Sat, April 6, 2013
Add to Calendar
2013-04-06 8pm, 10pm
Pharoah Sanders at The Additon
Pharoah Sanders possesses one of the most distinctive tenor saxophone sounds in jazz. Harmonically rich and heavy with overtones, Sanders' sound can be as raw and abrasive as it is possible for a saxophonist to produce, and although he made his name with expressionistic, nearly anarchic free jazz in John Coltrane's late ensembles of the mid-'60s, Sanders' later music is guided by more graceful concerns.
Pharoah Sanders (his given name, Ferrell Sanders) formed his first group in 1963, with pianist John Hicks (with whom he would continue to play off-and-on into the '90s), bassist Wilbur Ware, and drummer Billy Higgins. His first record as a leader was in 1964 for the ESP label. The group played an engagement at New York's Village Gate, where John Coltrane heard him and by 1965, Sanders was playing regularly with the Coltrane group. Strength was a necessity in that band, and as Coltrane realized, Sanders had it in abundance.
After John Coltrane's death in 1967, Sanders worked briefly with his widow, Alice Coltrane, and then primarily as a leader of his own ensembles. From 1966-1971, Sanders released several albums on Impulse, including Tauhid (1966), Karma (1969), Black Unity (1971), and Thembi (1971). In the mid-'70s, Sanders recorded his most commercial effort, Love Will Find a Way (Arista, 1977); it turned out to be a brief detour. From the late '70s until 1987, he recorded for the small independent label Theresa. From 1987, Sanders recorded for the Evidence and Timeless labels. The former bought Theresa records in 1991 and subsequently re-released Sanders' output for that company. In 1995, Sanders made his first major-label album in many years, Message From Home (produced by Bill Laswell for Verve). The two followed that one up with Save Our Children (Polygram/1999). Sanders released Spirits (Meta/2000), a multi-ethnic live suite with Hamid Drake and Adam Rudolph. In the decades after his first recordings with Coltrane, Sanders developed the capability of playing convincingly in a variety of contexts, from free to mainstream, and as a mature artist he has discovered a hard-edged lyricism that has served him well.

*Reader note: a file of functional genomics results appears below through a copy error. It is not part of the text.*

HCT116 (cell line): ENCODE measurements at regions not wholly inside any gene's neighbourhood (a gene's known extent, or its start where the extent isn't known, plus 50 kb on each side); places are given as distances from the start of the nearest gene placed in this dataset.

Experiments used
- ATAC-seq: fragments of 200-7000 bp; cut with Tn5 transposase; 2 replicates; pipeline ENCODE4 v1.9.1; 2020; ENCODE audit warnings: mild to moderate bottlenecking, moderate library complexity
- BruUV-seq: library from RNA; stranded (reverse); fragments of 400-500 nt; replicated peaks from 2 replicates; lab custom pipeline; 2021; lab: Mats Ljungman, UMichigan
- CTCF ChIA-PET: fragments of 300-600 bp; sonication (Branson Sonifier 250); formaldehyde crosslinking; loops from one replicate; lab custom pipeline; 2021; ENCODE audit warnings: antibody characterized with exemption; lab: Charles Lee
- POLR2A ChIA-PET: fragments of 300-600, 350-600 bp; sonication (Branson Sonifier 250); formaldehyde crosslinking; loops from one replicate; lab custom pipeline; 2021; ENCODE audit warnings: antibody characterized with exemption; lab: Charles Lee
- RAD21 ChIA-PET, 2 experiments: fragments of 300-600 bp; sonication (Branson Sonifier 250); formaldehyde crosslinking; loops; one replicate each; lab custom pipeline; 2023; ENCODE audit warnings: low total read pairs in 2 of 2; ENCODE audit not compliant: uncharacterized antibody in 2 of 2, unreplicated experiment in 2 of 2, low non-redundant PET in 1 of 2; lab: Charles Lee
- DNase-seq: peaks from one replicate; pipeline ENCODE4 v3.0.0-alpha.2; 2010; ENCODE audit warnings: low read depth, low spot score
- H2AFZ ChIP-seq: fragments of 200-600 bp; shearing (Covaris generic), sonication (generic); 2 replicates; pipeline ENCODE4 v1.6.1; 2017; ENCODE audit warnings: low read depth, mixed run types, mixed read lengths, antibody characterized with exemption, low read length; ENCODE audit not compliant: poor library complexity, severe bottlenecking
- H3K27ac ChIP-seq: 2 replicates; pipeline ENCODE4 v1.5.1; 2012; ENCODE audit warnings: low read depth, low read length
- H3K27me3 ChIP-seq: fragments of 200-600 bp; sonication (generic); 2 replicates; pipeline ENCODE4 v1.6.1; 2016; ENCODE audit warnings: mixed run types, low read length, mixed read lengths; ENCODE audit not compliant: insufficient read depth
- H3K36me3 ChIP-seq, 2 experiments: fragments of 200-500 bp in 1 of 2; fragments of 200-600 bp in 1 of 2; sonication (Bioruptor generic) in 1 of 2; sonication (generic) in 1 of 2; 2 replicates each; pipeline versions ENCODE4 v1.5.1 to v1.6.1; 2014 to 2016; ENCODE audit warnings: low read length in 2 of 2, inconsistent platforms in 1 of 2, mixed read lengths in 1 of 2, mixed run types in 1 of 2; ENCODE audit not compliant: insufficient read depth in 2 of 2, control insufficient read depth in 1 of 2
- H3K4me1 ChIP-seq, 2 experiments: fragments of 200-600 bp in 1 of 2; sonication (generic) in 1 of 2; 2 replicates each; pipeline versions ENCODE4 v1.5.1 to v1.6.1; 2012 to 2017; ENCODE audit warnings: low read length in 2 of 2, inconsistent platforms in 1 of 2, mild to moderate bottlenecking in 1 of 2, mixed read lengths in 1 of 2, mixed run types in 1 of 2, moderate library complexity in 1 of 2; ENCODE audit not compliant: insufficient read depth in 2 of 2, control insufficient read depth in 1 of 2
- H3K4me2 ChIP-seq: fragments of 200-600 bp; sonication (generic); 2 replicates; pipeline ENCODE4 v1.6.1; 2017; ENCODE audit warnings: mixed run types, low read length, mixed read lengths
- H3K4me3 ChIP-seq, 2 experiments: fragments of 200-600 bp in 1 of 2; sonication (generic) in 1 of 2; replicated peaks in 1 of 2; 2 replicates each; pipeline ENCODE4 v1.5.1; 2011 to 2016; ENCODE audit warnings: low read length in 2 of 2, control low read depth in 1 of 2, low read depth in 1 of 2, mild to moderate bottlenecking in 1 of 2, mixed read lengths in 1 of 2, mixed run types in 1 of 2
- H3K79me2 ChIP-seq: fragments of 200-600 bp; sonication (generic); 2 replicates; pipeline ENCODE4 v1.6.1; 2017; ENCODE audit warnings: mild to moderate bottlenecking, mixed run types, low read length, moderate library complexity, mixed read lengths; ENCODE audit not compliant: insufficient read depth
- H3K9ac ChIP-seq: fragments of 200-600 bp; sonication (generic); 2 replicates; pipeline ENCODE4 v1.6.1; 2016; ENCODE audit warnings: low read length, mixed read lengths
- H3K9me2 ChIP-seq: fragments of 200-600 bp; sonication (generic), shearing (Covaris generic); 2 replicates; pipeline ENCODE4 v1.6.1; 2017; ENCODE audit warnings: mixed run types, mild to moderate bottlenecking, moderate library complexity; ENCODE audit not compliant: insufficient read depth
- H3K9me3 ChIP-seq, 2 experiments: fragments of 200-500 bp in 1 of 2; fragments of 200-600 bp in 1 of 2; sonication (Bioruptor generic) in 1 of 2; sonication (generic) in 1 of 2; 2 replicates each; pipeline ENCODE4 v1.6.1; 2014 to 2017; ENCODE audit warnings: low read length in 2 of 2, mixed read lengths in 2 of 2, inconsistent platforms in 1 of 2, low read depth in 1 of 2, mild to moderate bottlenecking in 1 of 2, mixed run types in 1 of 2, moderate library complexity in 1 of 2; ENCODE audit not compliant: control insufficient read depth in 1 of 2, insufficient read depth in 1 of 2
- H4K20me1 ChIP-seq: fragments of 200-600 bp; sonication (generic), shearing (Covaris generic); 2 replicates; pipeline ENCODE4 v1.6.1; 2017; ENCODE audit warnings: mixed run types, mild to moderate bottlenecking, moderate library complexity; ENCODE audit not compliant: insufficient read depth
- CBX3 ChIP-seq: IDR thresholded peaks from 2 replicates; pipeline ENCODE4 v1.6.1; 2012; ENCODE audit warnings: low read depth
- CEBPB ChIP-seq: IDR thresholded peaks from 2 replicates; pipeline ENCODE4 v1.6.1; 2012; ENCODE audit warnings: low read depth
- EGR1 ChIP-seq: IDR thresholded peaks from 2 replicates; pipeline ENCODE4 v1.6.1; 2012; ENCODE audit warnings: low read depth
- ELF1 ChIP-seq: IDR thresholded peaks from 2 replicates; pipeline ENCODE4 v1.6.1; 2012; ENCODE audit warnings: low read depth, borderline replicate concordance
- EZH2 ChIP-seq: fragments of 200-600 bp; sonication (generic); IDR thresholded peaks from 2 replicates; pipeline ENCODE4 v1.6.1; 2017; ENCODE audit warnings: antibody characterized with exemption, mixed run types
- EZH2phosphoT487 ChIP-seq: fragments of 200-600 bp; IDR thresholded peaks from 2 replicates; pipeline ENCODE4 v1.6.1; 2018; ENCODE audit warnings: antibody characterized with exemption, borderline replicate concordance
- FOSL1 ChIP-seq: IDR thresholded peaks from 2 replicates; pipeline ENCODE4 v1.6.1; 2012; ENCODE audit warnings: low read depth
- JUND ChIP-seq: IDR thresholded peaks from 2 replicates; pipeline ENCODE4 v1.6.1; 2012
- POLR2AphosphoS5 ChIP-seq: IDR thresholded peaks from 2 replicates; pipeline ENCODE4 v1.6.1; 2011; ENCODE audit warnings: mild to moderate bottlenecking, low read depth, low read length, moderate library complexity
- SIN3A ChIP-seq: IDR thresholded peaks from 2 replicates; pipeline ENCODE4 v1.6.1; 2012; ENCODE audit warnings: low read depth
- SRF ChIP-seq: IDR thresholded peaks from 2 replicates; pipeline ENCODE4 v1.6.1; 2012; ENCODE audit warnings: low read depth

The Additon, 1330 Fillmore Street